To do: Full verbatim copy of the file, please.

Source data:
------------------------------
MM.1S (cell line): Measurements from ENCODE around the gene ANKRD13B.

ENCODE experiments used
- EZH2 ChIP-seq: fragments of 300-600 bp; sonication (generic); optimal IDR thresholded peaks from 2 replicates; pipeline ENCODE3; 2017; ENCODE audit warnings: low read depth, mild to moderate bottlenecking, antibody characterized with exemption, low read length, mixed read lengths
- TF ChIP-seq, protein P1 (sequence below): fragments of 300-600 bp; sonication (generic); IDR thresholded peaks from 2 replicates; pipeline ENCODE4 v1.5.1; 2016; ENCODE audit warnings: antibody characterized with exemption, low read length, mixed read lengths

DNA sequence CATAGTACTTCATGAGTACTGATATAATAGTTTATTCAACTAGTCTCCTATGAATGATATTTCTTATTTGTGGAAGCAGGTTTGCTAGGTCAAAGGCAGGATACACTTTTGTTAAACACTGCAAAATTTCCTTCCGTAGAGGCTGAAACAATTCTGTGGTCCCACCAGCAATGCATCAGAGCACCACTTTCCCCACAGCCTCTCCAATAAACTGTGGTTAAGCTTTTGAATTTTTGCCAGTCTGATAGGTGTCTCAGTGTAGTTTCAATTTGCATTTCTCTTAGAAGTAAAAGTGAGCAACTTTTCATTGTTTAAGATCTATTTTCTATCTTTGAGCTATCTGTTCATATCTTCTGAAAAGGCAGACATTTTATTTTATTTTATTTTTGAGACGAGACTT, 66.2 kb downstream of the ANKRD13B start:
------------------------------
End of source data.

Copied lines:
MM.1S (cell line): Measurements from ENCODE around the gene ANKRD13B.

ENCODE experiments used
- EZH2 ChIP-seq: fragments of 300-600 bp; sonication (generic); optimal IDR thresholded peaks from 2 replicates; pipeline ENCODE3; 2017; ENCODE audit warnings: low read depth, mild to moderate bottlenecking, antibody characterized with exemption, low read length, mixed read lengths
- TF ChIP-seq, protein P1 (sequence below): fragments of 300-600 bp; sonication (generic); IDR thresholded peaks from 2 replicates; pipeline ENCODE4 v1.5.1; 2016; ENCODE audit warnings: antibody characterized with exemption, low read length, mixed read lengths

DNA sequence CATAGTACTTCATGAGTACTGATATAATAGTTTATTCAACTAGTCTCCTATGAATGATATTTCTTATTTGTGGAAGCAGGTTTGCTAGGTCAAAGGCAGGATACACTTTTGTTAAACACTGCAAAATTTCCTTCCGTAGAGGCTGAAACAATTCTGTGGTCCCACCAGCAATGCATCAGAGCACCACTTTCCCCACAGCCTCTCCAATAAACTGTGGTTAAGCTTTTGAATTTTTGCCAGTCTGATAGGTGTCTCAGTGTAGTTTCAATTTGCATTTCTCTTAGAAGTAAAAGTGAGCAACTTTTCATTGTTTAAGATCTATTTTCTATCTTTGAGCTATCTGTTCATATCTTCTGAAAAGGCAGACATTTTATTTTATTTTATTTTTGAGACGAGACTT, 66.2 kb downstream of the ANKRD13B start: